9 Tips for Finding, Hiring and Keeping Subcontractors

By  //  August 30, 2021

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If you operate a business that contracts out services and want it to grow, you’re going to need help. But, with changing business conditions and unknown market demand, you might not be ready to make the commitment of taking on permanent workers. Subcontractors — professionals you hire to perform parts of your work — can be a great solution.

They have the skills you need to serve your clients well without forcing employee obligations on you.

However, like bringing on employees, hiring subcontractors must be done with care and consideration. After all, these folks will be performing work that bears your name and builds your reputation. In the following sections, we offer some of the best practices for finding, hiring, and keeping subcontractors.

1. Ask Current or Past Subcontractors 

If you’re already working with subcontractors, ask them if they have colleagues who might be able to help you as well. For example, if you run a software development company, you might ask your project managers if they know of others with similar skills. They may be aware of managers with clients in common, people they went to school with, or simply others whose work they admire. 

2. Ask Colleagues

Chances are that some of your peers have hired subcontractors and may be able to recommend some of them to you. For instance, if you operate a startup accounting firm and need extra hands around tax time, ask other accounting firm owners if they know of people who can assist. Of course, you don’t want to take away their valued help, but perhaps an assistant could split their time between two firms. 

3. Use LinkedIn

LinkedIn has many tools for finding subcontract help, including ProFinder, which allows you to list projects you have available and matches you with possible providers. Alternatively, you can post the work as an available job and indicate that it’s a subcontract position. You can also simply use search filters to find people with the skills you need. 

4. Know What You Need

One of the keys to finding the right person to hire as a subcontractor is to know exactly what you need from them. If you want to find a software engineer, for instance, it’s important to know what programming languages you want them to know, what types of projects you want them to complete, and what industries you’d like them to have experience in.

Keep in mind that people without prior subcontracting experience may need training on administrative aspects of the job.

5. Conduct Thorough Interviews

Ask candidates about their prior experience, focusing on the types of skills and projects you want their help with. Make sure they’ll be compatible with your operation by asking them questions about how they work, such as how long it takes them to return voicemails and emails, the turnaround time for typical projects, and how comfortable they are with rush work.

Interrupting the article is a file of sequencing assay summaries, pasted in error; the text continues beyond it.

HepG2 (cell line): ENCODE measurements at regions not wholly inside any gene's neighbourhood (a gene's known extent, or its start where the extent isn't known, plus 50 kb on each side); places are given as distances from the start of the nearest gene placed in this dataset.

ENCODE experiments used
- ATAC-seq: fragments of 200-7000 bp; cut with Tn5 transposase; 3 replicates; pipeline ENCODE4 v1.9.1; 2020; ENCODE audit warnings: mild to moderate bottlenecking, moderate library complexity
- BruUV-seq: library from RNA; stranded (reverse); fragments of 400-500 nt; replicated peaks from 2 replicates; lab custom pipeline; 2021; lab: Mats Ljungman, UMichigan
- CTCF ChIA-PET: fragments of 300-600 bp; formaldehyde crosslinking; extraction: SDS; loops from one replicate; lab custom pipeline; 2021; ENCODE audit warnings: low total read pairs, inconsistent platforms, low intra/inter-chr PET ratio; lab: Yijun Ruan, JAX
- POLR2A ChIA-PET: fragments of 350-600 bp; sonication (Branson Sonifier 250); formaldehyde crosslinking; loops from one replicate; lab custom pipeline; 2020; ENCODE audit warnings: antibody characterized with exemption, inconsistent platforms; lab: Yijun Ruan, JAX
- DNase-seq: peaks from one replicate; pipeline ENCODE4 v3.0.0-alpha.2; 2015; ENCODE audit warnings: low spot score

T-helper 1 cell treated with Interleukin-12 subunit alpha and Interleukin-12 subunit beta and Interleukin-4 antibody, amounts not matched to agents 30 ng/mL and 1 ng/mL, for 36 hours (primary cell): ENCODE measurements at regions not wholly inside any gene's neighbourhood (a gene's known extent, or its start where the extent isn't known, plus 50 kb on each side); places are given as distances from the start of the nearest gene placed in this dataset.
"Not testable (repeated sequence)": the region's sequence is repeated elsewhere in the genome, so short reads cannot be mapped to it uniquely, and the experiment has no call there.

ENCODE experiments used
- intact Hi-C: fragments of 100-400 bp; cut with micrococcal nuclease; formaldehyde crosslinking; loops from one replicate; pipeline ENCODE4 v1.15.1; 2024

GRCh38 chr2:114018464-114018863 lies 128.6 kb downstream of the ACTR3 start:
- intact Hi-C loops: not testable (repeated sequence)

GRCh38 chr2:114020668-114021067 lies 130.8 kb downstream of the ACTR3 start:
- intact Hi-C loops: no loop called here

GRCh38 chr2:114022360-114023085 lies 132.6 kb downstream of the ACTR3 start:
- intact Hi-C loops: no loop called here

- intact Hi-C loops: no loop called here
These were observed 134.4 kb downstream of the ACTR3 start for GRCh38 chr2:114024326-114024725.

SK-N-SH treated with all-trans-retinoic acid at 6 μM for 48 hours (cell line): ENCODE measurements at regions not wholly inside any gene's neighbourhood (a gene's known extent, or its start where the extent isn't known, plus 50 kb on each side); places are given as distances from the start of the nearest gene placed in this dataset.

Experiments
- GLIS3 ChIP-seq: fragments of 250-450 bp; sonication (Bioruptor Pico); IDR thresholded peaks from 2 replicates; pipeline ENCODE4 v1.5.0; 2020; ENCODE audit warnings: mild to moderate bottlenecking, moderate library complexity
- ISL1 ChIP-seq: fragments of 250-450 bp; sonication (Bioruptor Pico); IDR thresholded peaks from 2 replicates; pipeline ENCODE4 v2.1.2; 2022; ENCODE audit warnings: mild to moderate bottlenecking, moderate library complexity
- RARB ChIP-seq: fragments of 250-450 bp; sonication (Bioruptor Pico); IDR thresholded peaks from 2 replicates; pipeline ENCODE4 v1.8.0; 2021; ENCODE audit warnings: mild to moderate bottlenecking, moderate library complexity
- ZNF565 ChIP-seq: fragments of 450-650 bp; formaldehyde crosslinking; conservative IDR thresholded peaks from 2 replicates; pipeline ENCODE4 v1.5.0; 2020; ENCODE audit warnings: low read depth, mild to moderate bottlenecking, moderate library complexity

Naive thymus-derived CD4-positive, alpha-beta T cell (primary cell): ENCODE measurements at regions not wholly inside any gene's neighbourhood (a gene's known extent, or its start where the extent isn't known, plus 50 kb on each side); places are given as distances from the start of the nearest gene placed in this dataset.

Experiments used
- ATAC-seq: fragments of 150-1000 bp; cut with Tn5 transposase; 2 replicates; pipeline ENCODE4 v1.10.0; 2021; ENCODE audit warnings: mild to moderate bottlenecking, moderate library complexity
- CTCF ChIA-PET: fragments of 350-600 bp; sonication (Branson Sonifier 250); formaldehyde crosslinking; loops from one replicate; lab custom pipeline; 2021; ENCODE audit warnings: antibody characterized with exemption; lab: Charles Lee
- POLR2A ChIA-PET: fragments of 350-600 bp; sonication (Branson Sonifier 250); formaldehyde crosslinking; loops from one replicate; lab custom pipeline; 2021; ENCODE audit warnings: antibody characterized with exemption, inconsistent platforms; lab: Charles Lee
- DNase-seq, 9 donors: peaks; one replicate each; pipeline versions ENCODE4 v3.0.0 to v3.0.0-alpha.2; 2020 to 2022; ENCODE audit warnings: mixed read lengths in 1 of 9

6. Ask for Samples

If possible, ask to see samples of each candidate’s work. Often subcontractors will have a portfolio on their website that describes previous projects. Another approach is to find out if you can speak with their former or current clients. Look at their previous work with an eye toward determining whether it’s similar to the projects you need them to complete. 

7. Do a Test Project

If you’re not sure about a candidate, arrange to complete a test project. For example, if you’re hiring a writer to help with marketing materials, choose a small project, such as a brief article, to start with. Using this strategy, you can get a great understanding of the quality of their work, as well as their efficiency and professionalism.  

8. Maintain Open Communication

If you find one or more subcontractors to work with, great! Remember how challenging it was to find them and do everything you can to keep them around.

One of the best ways to do this is pretty simple: keep them informed of what’s going on with your company. Let them know immediately if you need to increase or decrease the amount of work you give them, or any other major changes that will impact the relationship. 

9. Recognize the Value

As your company grows, don’t make the mistake of considering subcontractors as an afterthought. Instead, recognize the value they bring to the company as much as employees, vendors, and clients. Consider sending them a gift card or other special treat during the holidays or simply letting them know regularly how important they are to your operation. 

Level Up With Subcontractors

If you want your company to grow but aren’t yet ready to take on regular employees, subcontractors can be a great help. You can use them for just one project, occasionally to fill in gaps, or regularly almost as a member of your staff. Use the tips above to find subcontractors who provide just the right skills to take your business to the next level.